That Illinois seeks to punish Hayes for violations of its road regulations does not justify this disruption of federally authorized activities. A state's regulation of weight and distribution of loads carried in interstate trucks does not itself conflict with the Federal Act. The reason for this as pointed out in Maurer v. Hamilton, 309 U.S. 598 , is that the Federal Act has a provision designed to leave states free to regulate the sizes and weights of motor vehicles. But it would stretch this statutory provision too much to say that it also allowed states to revoke or suspend the right of interstate motor carriers for violation of state highway regulations.
It is urged that without power to impose punishment by suspension states will be without appropriate remedies to enforce their laws against recalcitrant motor carriers. We are not persuaded, however, that the conventional forms of punishment are inadequate to protect states from overweighted or improperly loaded motor trucks. Moreover, [348 U.S. 61, 65] a Commission regulation requires motor carriers to abide by valid state highway regulations. 7 And as previously pointed out, the Commission can revoke in whole or in part certificates of motor carriers which willfully refuse to comply with any lawful regulation of the Commission. 8 If, therefore, motor carriers persistently and repeatedly violate the laws of a state, we know of no reason why the Commission may not protect the state's interest, either on the Commission's own initiative or on complaint of the state. 9
We agree with the Supreme Court of Illinois that the right of this carrier to use Illinois highways for interstate transportation of goods cannot be suspended by Illinois.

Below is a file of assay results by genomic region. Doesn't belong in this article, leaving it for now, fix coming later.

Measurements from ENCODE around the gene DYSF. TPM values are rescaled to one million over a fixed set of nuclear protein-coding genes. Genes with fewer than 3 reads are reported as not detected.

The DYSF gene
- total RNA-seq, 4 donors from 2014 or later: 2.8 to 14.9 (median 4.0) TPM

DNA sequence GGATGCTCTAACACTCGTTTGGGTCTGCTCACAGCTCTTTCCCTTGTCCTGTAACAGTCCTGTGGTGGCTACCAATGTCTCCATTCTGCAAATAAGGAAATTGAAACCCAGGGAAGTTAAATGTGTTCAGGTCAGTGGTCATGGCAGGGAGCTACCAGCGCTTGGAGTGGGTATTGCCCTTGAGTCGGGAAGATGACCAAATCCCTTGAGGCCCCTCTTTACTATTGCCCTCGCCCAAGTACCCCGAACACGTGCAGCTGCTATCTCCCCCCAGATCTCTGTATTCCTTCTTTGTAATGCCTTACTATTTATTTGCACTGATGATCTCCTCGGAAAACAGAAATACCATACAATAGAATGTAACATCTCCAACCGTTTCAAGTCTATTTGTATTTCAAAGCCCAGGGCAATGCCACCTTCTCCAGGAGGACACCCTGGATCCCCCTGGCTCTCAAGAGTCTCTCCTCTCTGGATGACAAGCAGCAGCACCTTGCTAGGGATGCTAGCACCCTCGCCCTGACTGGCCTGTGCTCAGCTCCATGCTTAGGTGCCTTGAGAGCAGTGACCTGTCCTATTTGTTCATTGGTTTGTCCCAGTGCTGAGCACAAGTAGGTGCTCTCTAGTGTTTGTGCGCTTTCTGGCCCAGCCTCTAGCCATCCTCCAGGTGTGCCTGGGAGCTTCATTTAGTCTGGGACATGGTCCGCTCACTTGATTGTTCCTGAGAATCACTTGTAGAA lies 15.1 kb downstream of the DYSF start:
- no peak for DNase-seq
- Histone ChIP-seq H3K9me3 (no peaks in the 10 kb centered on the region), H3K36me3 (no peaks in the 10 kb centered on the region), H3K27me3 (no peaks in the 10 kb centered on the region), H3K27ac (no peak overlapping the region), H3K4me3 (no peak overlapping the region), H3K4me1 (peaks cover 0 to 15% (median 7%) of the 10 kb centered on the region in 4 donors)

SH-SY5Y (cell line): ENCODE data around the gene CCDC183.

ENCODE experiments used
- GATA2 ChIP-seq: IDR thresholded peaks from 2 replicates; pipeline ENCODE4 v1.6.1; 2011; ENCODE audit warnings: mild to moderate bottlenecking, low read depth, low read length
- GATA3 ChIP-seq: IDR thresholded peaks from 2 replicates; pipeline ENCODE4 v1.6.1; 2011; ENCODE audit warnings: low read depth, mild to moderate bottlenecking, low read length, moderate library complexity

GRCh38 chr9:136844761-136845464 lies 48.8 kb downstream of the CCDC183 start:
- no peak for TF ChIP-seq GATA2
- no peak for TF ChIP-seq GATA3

[ Footnote 2 ] 49 Stat. 543. Now Part II of the Interstate Commerce Act, 54 Stat. 919, 49 U.S.C. 301 et seq.
[ Footnote 3 ] Ill. Rev. Stat., 1953, c. 95 1/2, 228.
[ Footnote 4 ] Ill. Rev. Stat., 1953, c. 95 1/2, 229b. This section provides for a 90-day suspension upon a finding of 10 or more violations. If thereafter the same carrier is found to have been guilty of 10 or more later violations the suspension is for one year.
[ Footnote 5 ] 2 Ill. 2d 58, 117 N. E. 2d 106. But the State Supreme Court held that Hayes' intrastate operations could be suspended. Hayes appealed to this Court. We dismissed for want of a substantial federal question. 347 U.S. 994 .
[ Footnote 7 ] 49 CFR, 1954 Cum. Supp., 192.3. "Every motor vehicle shall be driven in accordance with the laws, ordinances, and regulations of the jurisdiction in which it is being operated, unless such laws, ordinances and regulations are at variance with specific regulations of this Commission which impose a greater affirmative obligation or restraint."
[ Footnote 8 ] 49 Stat. 555, 49 U.S.C. 312.
[ Footnote 9 ] 49 Stat. 555, 49 U.S.C. 312. For cases in which the Commission has considered violations of state law in passing on the fitness and ability of applicants to operate as carriers in interstate commerce see Southwest Freight Lines, Inc., Extension - Glass Products, 54 M. C. C. 205, 219; Hayes Freight Lines, Inc., Extension - Alternate Routes, 54 M. C. C. 643, 659. [348 U.S. 61, 66]